Zachary Quinto, in part one of our exclusive interview, talked about his first experience playing Spock in Star Trek (2009), about his decision to come out as a gay man, and about his latest film, the thriller Margin Call, which will open on Friday. Today, in the second half of our conversation, Quinto chats more about Margin Call, fills us in on his other upcoming projects, which include a recurring guest role on the series American Horror Story, as well as several films, shows and graphic novels in the works from his production company, Before the Door. He also shared his thoughts on the Spock-Uhura relationship as seen in Star Trek (2009) and expressed his desire to get started on the next Trek feature.

Margin Call is a very modest movie and not full of explosions and visual effects, yet it’s got a stellar cast -- that includes Kevin Spacey, Demi Moore, Jeremy Irons and Quinto -- and, given the state of the economy and the Occupy Wall Street situation, it couldn’t be timelier. How hopeful are you that the film will find an audience during its theatrical release?

Quinto: It’s been met with a lot of support and interest, and the response to the movie so far, critically, has been pretty overwhelmingly positive. We do have an incredible cast and it deals with a subject matter that literally could not be any more relevant to the conversations that are happening in our country in a larger way right now. So I very much hope it finds an audience, or that an audience finds it. I think we’re in as good a position as possible for that to happen. We’ve done everything we can. This movie has already so far exceeded my expectations, in terms of where it’s taken me creatively and professionally. So I’m enormously proud of it already, and if it goes to yet another level I’ll be even more grateful than I even am now.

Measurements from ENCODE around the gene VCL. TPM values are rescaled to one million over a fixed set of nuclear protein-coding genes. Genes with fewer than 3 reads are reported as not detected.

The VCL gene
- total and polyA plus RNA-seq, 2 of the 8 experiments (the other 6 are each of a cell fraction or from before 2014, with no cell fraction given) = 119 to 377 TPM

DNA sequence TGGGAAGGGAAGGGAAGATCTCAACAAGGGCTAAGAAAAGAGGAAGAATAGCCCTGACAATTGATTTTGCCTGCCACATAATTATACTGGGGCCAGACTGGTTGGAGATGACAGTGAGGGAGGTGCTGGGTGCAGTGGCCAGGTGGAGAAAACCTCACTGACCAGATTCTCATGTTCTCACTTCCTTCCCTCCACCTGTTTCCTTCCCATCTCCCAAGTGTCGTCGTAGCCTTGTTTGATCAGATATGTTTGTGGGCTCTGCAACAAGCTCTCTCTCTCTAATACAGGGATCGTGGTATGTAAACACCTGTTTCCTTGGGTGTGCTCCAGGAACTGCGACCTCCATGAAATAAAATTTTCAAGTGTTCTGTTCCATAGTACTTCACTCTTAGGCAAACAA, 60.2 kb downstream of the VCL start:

You’d produced a number of short films in the past, but this is the first feature that you’ve produced. So, what did you take away from the experience that you’ll apply to subsequent projects?

Quinto: I learned a lot. I learned how to manage a production, basically, how to make a production run smoothly from the very bottom line all the way through. I learned how to stay on a budget, stay on a schedule. I learned how challenging it is. And I learned how the best thing to do is to not get into the extremes of any potential crisis along the way, because crises are actually what mark the evolution of any production, or any creative pursuit. I learned how to maintain some kind of equilibrium through any panic situation, like a volcano erupts and now there are no flights coming across the ocean, and we have to get Kevin Spacey over by Thursday. That kind of thing will work itself out one way or another, and so I learned how to hold a little bit more of a middle ground in the face of those extremes. I learned how to support a director’s vision and how to create an environment in which actors of this caliber can feel comfortable and supported enough to do the work they’re so respected for doing. And I learned how gratifying the whole thing can be, to start with nothing and end with something that you can actually share with people and sit and talk about and encourage them to talk about as well.

You’re also about to return to television with a role on American Horror Story. Give us a feeling for what to expect.